Preparing Wood Trim for Painting

by: Dale Cox

photo painted wood trim molding on bead board

If you need to paint wood trim molding around walls and ceilings, taking time to prepare the surface properly will reward you with a beautiful, durable finish for years to come.

Whether your trim is bare wood or it has been painted before, you will need to be sure the surface is smooth and all holes and gaps are filled before the finish enamel is applied. This page contains steps and techniques for preparing bare and previously painted interior wood trim molding for painting. Check the bottom of this page for a video of painting preparation techniques.

Choosing Your Materials

There are only a few items required to prep wood trim for painting:

  1. a putty knife to scrape peeling paint and apply fillers
  2. a paint scraper for rough oil-based paint
  3. sandpaper or a sanding sponge to smooth out rough spots and dry spackling paste
  4. acrylic latex caulk and a caulk gun to fill gaps
  5. painter's putty to fill small nail holes
  6. spackling paste or wood putty to fill large holes and gouges
  7. oil or alkyd-based undercoat primer

Scrape and Sand

photo scraping peeling paint on wood siding

Previously painted trim may require scraping to remove loose, peeling paint. This is often the case with old, oil-based paint when it pops off in random spots, leaving rough edges between sound areas and bare spots. Use a flexible putty knife on these spots to force off all the loose paint that will come free. Work pushing out from the center, in all directions to encourage paint with a weak bond to come off. Sand these spots with 80 grit sandpaper, followed by 120 grit, to blend a smooth transition with the sound paint that remains. Remove the sanding dust with a vacuum cleaner, or a duster followed with a tack cloth and then "spot prime" these areas with oil-based under coater.

If you have old latex paint on your trim, don't sand it with a course sandpaper. Use 220 grit instead and go over the surface very lightly. Latex paint will not sand into dust the way oil-based will, instead it tends to curl up, leaving ragged edges where the sandpaper tears the old paint coat. This rough surface will show through the new paint coat, so avoid rough treatment when preparing old latex paint on trim. If it's peeling, scrape the loose paint using a putty knife as describe above, and then go over it lightly with the 220 sandpaper. Prime bare spots with a latex under coater.

If you have newer painted trim that is in good condition with no peeling, you can treat it the same way. Whether latex or oil-based, it will only require a light sanding to be ready for the finish paint. Use 220 grit sandpaper to gently scuff it up a bit, giving the surface "tooth" to aid in bonding with the new paint coat. With no bare spots there's no need to prime, you can go ahead and apply your finish paint after removing the sanding debris with a tack cloth.

Prime Bare Wood

If you have bare wood trim, you will need to prime it with a good quality oil or alkyd-based under coater to give the finish paint a solid foundation. This is true whether you're using latex or oil/alkyd finish enamel. Latex primer isn't recommended here because it doesn't soak into the wood the way solvent primers do and it may peel off over time if it's exposed to lots of high humidity or moisture. Using an oil/alkyd undercoat will ensure your trim looks its best, and stays that way for a long time to come.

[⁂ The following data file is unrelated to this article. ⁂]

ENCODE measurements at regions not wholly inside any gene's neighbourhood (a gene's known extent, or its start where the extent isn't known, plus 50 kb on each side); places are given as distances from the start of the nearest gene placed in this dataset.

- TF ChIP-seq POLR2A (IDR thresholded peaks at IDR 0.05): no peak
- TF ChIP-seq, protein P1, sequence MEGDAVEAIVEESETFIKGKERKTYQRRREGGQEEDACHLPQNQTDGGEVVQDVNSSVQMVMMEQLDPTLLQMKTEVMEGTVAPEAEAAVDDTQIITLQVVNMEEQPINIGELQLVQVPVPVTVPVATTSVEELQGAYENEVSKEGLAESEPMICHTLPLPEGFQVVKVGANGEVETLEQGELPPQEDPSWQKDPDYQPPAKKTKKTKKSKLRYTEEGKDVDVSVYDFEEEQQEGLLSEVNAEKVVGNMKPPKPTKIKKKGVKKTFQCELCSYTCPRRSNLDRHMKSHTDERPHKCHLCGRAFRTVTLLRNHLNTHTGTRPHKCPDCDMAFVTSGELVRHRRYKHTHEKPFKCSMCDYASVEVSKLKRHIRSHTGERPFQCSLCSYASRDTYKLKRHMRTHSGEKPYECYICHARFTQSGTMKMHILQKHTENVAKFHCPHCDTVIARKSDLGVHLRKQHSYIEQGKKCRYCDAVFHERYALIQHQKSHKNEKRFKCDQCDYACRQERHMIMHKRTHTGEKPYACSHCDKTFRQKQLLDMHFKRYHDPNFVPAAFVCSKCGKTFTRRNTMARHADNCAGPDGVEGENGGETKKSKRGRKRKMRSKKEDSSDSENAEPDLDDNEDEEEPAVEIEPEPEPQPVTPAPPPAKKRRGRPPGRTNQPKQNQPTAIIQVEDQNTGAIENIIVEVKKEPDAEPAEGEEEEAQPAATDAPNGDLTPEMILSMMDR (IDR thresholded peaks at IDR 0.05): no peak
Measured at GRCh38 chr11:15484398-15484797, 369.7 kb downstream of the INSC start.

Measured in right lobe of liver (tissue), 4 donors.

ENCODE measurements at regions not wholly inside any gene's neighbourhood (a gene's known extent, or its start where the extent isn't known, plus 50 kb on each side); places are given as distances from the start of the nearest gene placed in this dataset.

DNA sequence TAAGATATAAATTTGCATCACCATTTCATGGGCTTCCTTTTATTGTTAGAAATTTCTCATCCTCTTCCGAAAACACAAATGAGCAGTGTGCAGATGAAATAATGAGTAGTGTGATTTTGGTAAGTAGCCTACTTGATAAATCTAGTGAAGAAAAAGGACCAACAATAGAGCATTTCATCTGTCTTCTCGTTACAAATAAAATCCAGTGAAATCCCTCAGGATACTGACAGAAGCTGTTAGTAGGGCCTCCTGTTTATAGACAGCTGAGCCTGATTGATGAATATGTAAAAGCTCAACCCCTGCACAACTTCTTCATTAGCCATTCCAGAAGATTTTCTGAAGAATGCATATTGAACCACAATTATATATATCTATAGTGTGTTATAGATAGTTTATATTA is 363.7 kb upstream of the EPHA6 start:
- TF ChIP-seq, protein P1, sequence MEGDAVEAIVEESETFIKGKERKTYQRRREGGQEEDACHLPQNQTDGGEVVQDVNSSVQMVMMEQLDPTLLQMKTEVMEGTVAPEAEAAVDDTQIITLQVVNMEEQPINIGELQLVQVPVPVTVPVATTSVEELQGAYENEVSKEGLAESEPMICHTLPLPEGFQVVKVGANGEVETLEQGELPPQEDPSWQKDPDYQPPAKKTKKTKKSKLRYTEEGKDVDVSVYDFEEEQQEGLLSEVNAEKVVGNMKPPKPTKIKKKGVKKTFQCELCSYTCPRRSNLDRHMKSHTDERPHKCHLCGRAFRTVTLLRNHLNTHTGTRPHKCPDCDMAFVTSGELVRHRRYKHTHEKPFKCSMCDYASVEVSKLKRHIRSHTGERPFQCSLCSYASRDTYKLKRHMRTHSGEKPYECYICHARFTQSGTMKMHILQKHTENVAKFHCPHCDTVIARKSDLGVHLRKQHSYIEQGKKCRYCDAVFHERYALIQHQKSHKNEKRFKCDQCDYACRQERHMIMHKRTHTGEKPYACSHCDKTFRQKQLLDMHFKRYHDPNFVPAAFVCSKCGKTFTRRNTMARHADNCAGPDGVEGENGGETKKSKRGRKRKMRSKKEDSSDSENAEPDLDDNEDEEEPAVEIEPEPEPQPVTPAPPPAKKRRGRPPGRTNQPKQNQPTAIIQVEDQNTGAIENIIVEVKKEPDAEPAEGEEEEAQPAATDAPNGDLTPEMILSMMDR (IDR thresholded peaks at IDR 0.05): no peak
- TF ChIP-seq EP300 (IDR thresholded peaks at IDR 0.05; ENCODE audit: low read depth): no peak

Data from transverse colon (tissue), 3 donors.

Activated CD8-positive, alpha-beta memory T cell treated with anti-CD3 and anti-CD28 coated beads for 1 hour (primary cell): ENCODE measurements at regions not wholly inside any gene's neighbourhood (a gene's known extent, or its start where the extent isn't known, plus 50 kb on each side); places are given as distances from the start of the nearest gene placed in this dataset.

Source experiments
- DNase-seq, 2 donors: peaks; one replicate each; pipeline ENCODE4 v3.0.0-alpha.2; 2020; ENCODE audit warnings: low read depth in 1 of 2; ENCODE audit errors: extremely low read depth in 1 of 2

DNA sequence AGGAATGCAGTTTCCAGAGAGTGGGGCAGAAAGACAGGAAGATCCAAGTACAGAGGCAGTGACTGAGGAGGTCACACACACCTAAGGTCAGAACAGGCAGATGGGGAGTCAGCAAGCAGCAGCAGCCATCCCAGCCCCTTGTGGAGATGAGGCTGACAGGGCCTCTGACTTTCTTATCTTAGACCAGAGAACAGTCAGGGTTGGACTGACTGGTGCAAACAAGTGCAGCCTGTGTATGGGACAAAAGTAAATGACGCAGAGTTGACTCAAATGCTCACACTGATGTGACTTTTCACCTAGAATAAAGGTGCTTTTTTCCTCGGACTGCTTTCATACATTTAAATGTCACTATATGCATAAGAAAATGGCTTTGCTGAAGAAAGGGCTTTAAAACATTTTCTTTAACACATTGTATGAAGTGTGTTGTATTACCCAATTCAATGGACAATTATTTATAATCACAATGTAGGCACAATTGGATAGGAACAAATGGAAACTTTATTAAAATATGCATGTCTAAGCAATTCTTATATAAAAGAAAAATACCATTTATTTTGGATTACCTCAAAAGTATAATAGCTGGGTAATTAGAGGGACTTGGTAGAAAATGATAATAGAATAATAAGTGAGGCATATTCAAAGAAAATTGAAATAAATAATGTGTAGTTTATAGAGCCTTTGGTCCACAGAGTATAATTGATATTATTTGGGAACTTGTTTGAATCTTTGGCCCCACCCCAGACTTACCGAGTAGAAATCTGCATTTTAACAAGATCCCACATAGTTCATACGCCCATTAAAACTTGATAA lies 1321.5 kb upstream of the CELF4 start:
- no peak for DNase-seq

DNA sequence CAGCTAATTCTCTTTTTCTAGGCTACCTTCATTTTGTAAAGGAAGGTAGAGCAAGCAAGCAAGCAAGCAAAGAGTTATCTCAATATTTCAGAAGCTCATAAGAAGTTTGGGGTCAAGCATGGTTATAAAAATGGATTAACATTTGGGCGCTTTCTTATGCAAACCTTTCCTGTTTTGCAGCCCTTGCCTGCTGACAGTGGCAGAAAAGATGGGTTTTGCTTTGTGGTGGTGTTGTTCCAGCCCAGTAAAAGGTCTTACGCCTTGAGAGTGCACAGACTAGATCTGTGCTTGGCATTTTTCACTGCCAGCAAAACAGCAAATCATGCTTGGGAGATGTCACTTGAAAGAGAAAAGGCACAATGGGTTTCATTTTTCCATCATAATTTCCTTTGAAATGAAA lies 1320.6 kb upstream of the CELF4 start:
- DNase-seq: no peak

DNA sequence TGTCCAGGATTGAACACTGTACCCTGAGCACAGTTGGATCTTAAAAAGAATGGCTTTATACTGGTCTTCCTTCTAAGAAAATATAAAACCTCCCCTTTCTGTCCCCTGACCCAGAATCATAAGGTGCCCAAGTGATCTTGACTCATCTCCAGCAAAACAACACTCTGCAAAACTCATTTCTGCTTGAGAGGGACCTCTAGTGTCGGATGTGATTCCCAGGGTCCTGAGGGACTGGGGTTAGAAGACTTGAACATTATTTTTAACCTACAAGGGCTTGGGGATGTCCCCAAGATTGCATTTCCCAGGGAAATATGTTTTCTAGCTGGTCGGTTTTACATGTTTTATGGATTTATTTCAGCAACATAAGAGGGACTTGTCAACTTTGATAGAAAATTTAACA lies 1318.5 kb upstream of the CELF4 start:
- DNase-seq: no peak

First, be sure you're starting with a smooth surface by going over all the wood with 120 sandpaper or sponge to give it a light sanding. Most new wood trim will be smooth to start with, but there may be some rough spots that need attention like over scarf joints, or at corners where two pieces of wood trim meet.

Vacuum off the dust and then wipe the entire surface with a tack cloth before applying the primer. Let the under coat dry at least overnight before proceeding. If you want the best possible finish, apply a second coat of primer over bare wood before applying the finish enamel. This is an especially good idea if you're using oil or alkyd-based finish enamel because new wood tends to absorb these paints quickly. Two coats of primer will ensure a uniform top enamel finish with no dull spots across all the trim work. Don't wait longer than the label recommends before applying your finish paint so the primer remains fresh and at its best.

Fill Holes and Gaps

photo demonstration of caulking a baseboard cap molding

When the primer is dry, make any repairs to gouges and large holes using wood putty or trim spackling paste, also fill small nail hole with painter's putty. Use acrylic latex caulk to fill gaps where wallboard meets molding, and seams where molding pieces come together. Use plenty of caulk to completely fill the gaps and wipe off all the excess before it sets up.

Stripping Old Paint

photo demonstration of stripping old paint with a heat gun

When it comes to old, oil-based paint on woodwork there will often be patches where some of the old paint has come off and the rest is still intact, leaving a patchwork of paint chips. If you want to restore a finish like this to a consistently smooth surface, you will need to remove the areas where the original coating still remains, bringing everything down to the same level. The best way to achieve this is with a paint heat gun.

Stripping this old paint, which most likely contains lead, present a problem with lead fumes released into the air. This may be prohibited in some areas by state or local regulations. It can also be a health hazard for the person using the heat gun to melt the old paint. If you choose to use this method to strip paint, the heat gun you use must not exceed 700 degrees Fahrenheit, according to EPA rules, to keep fumes out of the air. Even at this temperature it's a good idea to wear an appropriate respirator to avoid breathing the fumes while using the heat gun.